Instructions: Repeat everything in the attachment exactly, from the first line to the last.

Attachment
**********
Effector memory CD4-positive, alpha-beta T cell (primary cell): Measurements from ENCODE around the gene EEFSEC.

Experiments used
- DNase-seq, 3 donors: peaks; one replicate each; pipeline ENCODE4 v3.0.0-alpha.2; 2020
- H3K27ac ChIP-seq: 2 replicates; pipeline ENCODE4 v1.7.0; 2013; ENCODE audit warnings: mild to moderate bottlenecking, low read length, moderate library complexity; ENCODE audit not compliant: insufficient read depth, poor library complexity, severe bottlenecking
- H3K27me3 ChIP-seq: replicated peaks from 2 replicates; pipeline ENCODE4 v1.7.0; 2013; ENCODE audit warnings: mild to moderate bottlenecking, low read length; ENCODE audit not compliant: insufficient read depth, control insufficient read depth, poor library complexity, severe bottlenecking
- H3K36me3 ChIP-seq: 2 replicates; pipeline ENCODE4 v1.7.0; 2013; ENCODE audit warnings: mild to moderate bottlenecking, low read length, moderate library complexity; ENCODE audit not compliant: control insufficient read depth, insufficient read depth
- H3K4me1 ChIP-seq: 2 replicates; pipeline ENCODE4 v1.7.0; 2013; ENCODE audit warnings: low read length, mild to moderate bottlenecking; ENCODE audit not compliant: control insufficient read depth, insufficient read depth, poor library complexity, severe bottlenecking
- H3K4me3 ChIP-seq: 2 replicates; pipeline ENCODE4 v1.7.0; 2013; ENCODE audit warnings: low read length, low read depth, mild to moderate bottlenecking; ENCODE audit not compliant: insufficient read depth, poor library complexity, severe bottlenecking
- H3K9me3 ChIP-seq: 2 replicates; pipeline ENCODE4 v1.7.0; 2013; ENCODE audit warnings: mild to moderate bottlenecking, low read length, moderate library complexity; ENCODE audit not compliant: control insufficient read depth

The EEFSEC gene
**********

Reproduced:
Effector memory CD4-positive, alpha-beta T cell (primary cell): Measurements from ENCODE around the gene EEFSEC.

Experiments used
- DNase-seq, 3 donors: peaks; one replicate each; pipeline ENCODE4 v3.0.0-alpha.2; 2020
- H3K27ac ChIP-seq: 2 replicates; pipeline ENCODE4 v1.7.0; 2013; ENCODE audit warnings: mild to moderate bottlenecking, low read length, moderate library complexity; ENCODE audit not compliant: insufficient read depth, poor library complexity, severe bottlenecking
- H3K27me3 ChIP-seq: replicated peaks from 2 replicates; pipeline ENCODE4 v1.7.0; 2013; ENCODE audit warnings: mild to moderate bottlenecking, low read length; ENCODE audit not compliant: insufficient read depth, control insufficient read depth, poor library complexity, severe bottlenecking
- H3K36me3 ChIP-seq: 2 replicates; pipeline ENCODE4 v1.7.0; 2013; ENCODE audit warnings: mild to moderate bottlenecking, low read length, moderate library complexity; ENCODE audit not compliant: control insufficient read depth, insufficient read depth
- H3K4me1 ChIP-seq: 2 replicates; pipeline ENCODE4 v1.7.0; 2013; ENCODE audit warnings: low read length, mild to moderate bottlenecking; ENCODE audit not compliant: control insufficient read depth, insufficient read depth, poor library complexity, severe bottlenecking
- H3K4me3 ChIP-seq: 2 replicates; pipeline ENCODE4 v1.7.0; 2013; ENCODE audit warnings: low read length, low read depth, mild to moderate bottlenecking; ENCODE audit not compliant: insufficient read depth, poor library complexity, severe bottlenecking
- H3K9me3 ChIP-seq: 2 replicates; pipeline ENCODE4 v1.7.0; 2013; ENCODE audit warnings: mild to moderate bottlenecking, low read length, moderate library complexity; ENCODE audit not compliant: control insufficient read depth

The EEFSEC gene